(1) The balance of biological life. . . the circle of energy that is needed for you to exist in what you call "nature."

(2) To be harvested. Yes, it's true. Many exist for your sustenance, and this is appropriate. It is a harmony between Human and animal, and always has. Remember the buffalo that willingly came into the indigenous tribes to be sacrificed when called? These are stories that you should examine again. The inappropriateness of today's culture is how these precious creatures are treated. Did you know that if there was an honoring ceremony at their death, they would nourish you better? Did you know that there is ceremony that could benefit all of humanity in this way. Perhaps it's time you saw it.

(3) To be loved and to love. For many cultures, animals serve as surrogate children, loved and taken care of. It gives Humans a chance to show compassion when they need it, and to have unconditional love when they need it. This is extremely important to many, and provides balance and centering for many.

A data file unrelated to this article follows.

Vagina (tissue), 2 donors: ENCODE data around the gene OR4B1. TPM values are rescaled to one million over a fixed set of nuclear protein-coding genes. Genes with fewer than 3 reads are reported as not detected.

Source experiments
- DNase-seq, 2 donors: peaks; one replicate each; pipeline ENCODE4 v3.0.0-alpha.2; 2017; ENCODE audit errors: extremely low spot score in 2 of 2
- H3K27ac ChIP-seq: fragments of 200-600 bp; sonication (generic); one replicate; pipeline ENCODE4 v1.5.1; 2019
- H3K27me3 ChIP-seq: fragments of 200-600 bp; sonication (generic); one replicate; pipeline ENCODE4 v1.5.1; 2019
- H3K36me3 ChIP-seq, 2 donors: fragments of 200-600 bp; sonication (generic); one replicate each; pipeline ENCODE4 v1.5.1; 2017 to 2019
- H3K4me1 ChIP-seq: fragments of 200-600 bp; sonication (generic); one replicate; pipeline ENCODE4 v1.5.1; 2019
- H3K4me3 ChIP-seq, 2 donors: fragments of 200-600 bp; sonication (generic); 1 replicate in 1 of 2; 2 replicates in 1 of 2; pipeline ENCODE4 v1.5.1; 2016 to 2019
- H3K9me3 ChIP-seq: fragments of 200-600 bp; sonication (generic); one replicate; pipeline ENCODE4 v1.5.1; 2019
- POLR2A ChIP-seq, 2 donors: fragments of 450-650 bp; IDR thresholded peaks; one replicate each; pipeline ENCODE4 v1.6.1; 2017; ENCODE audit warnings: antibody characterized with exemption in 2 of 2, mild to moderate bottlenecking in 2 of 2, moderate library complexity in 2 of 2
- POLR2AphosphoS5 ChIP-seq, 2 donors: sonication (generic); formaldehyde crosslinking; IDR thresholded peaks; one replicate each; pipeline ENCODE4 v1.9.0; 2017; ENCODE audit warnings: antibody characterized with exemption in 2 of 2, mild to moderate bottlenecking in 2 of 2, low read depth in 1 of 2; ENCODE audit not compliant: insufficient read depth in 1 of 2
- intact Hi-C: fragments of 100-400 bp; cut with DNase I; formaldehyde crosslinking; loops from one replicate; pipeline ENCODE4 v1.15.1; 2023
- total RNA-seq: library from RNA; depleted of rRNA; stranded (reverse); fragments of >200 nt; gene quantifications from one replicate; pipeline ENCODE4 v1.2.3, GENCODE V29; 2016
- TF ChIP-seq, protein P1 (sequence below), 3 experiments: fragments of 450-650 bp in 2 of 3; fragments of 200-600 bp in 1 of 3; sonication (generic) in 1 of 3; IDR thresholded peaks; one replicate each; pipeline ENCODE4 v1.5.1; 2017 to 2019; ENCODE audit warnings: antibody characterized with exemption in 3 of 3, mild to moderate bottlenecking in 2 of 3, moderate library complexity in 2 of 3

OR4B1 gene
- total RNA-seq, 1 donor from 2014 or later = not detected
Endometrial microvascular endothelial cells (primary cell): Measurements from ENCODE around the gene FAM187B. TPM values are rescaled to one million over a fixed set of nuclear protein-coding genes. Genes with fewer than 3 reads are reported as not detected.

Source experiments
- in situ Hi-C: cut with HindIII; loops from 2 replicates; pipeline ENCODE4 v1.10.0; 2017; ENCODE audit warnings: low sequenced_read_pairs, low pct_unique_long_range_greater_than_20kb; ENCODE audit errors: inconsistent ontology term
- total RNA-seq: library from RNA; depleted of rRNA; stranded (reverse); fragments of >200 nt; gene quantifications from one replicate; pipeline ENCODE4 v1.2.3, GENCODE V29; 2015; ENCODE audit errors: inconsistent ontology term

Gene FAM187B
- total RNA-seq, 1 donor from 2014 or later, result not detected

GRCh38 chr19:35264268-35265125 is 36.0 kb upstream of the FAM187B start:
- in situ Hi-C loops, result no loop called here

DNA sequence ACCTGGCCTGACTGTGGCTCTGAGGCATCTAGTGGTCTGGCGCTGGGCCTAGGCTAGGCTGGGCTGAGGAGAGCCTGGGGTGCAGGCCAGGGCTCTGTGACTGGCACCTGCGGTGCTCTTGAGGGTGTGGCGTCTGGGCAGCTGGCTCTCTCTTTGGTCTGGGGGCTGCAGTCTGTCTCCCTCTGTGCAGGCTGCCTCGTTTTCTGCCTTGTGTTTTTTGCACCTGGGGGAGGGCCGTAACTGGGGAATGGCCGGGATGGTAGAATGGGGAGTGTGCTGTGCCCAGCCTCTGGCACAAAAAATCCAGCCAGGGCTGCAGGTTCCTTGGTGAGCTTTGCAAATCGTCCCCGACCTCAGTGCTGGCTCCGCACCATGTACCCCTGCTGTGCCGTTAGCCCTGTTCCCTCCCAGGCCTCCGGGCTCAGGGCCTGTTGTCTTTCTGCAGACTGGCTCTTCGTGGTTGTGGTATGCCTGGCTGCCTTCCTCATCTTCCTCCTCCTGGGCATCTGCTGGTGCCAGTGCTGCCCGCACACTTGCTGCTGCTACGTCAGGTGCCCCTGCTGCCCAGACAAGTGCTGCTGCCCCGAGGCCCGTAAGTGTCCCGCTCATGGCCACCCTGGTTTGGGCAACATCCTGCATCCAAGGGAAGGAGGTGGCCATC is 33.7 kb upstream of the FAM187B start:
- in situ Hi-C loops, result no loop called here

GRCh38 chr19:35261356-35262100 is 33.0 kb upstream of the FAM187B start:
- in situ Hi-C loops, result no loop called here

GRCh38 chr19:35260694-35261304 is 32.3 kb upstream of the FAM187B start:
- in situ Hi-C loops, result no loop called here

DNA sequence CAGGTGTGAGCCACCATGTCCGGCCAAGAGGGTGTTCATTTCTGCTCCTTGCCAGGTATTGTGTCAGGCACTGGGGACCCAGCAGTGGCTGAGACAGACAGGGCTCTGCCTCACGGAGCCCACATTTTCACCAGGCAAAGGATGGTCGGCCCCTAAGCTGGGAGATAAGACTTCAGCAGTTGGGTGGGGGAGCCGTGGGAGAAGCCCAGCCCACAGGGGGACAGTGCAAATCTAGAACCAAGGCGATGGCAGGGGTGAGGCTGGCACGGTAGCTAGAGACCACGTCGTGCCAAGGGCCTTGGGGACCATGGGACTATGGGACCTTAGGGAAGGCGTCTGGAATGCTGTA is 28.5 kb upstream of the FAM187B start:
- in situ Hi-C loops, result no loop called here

Do animals know all this? At a basic level, they do. Not in the way you "know," but in a cellular awareness they understand that they are here in service to planet earth. If you honor them in all three instances, then balance will be the result. Your feelings about their treatment is important. Temper your reactions with the spiritual logic of their appropriateness and their service to humanity. Honor them in all three cases.

Dian Fossey's birthday celebrated with a Google doodle

Dian Fossey's birthday celebrated with a Google doodle
American zoologist played by Sigourney Weaver in the film Gorillas in the Mist would have been 82 on Thursday (16 January 2014)

Saturday, January 26, 2019

Wolf at the door? Farmers to get compensation for three years

DutchNews, January 25, 2019

A gray wolf. Photo:

Damage done by wolves will be automatically compensated for the next three years, and the animals will only be shot as a last resort, under a new plan to manage the increasing presence of wolves in the Netherlands.